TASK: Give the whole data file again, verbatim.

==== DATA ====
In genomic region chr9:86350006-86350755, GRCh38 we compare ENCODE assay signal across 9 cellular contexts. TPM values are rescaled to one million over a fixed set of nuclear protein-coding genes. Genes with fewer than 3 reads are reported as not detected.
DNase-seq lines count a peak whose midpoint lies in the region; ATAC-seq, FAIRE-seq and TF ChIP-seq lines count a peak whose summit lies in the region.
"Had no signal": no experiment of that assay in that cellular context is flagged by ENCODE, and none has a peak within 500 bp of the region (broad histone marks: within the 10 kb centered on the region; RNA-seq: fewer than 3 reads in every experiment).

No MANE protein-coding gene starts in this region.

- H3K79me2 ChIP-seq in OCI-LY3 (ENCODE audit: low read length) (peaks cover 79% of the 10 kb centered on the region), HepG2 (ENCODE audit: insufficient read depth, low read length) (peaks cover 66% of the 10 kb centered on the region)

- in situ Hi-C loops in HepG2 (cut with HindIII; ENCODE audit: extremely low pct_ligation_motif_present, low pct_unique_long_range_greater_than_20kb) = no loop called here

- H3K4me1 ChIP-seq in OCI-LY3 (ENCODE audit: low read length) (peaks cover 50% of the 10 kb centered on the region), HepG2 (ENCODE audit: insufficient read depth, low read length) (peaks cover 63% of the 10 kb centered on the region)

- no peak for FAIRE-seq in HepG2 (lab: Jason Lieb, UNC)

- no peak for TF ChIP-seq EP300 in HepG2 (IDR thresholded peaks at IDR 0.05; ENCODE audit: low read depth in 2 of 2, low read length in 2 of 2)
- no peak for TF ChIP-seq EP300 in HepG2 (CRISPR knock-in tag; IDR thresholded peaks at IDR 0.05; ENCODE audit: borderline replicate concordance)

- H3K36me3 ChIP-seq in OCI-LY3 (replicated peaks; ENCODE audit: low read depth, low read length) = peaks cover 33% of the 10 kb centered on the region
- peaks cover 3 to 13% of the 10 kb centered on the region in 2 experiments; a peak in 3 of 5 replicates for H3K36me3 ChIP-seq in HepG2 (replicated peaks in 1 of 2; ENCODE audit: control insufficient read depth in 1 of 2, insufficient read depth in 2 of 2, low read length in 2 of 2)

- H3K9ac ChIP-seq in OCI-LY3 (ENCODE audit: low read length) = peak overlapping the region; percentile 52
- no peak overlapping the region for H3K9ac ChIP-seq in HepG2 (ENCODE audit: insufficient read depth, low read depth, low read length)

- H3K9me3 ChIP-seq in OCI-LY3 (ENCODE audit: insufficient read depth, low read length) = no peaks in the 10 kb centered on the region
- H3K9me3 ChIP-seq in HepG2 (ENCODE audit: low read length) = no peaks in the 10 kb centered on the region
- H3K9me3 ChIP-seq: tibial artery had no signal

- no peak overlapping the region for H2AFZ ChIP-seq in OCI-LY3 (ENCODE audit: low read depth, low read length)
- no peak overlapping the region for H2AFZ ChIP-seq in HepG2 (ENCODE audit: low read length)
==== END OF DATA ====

In genomic region chr9:86350006-86350755, GRCh38 we compare ENCODE assay signal across 9 cellular contexts. TPM values are rescaled to one million over a fixed set of nuclear protein-coding genes. Genes with fewer than 3 reads are reported as not detected.
DNase-seq lines count a peak whose midpoint lies in the region; ATAC-seq, FAIRE-seq and TF ChIP-seq lines count a peak whose summit lies in the region.
"Had no signal": no experiment of that assay in that cellular context is flagged by ENCODE, and none has a peak within 500 bp of the region (broad histone marks: within the 10 kb centered on the region; RNA-seq: fewer than 3 reads in every experiment).

No MANE protein-coding gene starts in this region.

- H3K79me2 ChIP-seq in OCI-LY3 (ENCODE audit: low read length) (peaks cover 79% of the 10 kb centered on the region), HepG2 (ENCODE audit: insufficient read depth, low read length) (peaks cover 66% of the 10 kb centered on the region)

- in situ Hi-C loops in HepG2 (cut with HindIII; ENCODE audit: extremely low pct_ligation_motif_present, low pct_unique_long_range_greater_than_20kb) = no loop called here

- H3K4me1 ChIP-seq in OCI-LY3 (ENCODE audit: low read length) (peaks cover 50% of the 10 kb centered on the region), HepG2 (ENCODE audit: insufficient read depth, low read length) (peaks cover 63% of the 10 kb centered on the region)

- no peak for FAIRE-seq in HepG2 (lab: Jason Lieb, UNC)

- no peak for TF ChIP-seq EP300 in HepG2 (IDR thresholded peaks at IDR 0.05; ENCODE audit: low read depth in 2 of 2, low read length in 2 of 2)
- no peak for TF ChIP-seq EP300 in HepG2 (CRISPR knock-in tag; IDR thresholded peaks at IDR 0.05; ENCODE audit: borderline replicate concordance)

- H3K36me3 ChIP-seq in OCI-LY3 (replicated peaks; ENCODE audit: low read depth, low read length) = peaks cover 33% of the 10 kb centered on the region
- peaks cover 3 to 13% of the 10 kb centered on the region in 2 experiments; a peak in 3 of 5 replicates for H3K36me3 ChIP-seq in HepG2 (replicated peaks in 1 of 2; ENCODE audit: control insufficient read depth in 1 of 2, insufficient read depth in 2 of 2, low read length in 2 of 2)

- H3K9ac ChIP-seq in OCI-LY3 (ENCODE audit: low read length) = peak overlapping the region; percentile 52
- no peak overlapping the region for H3K9ac ChIP-seq in HepG2 (ENCODE audit: insufficient read depth, low read depth, low read length)

- H3K9me3 ChIP-seq in OCI-LY3 (ENCODE audit: insufficient read depth, low read length) = no peaks in the 10 kb centered on the region
- H3K9me3 ChIP-seq in HepG2 (ENCODE audit: low read length) = no peaks in the 10 kb centered on the region
- H3K9me3 ChIP-seq: tibial artery had no signal

- no peak overlapping the region for H2AFZ ChIP-seq in OCI-LY3 (ENCODE audit: low read depth, low read length)
- no peak overlapping the region for H2AFZ ChIP-seq in HepG2 (ENCODE audit: low read length)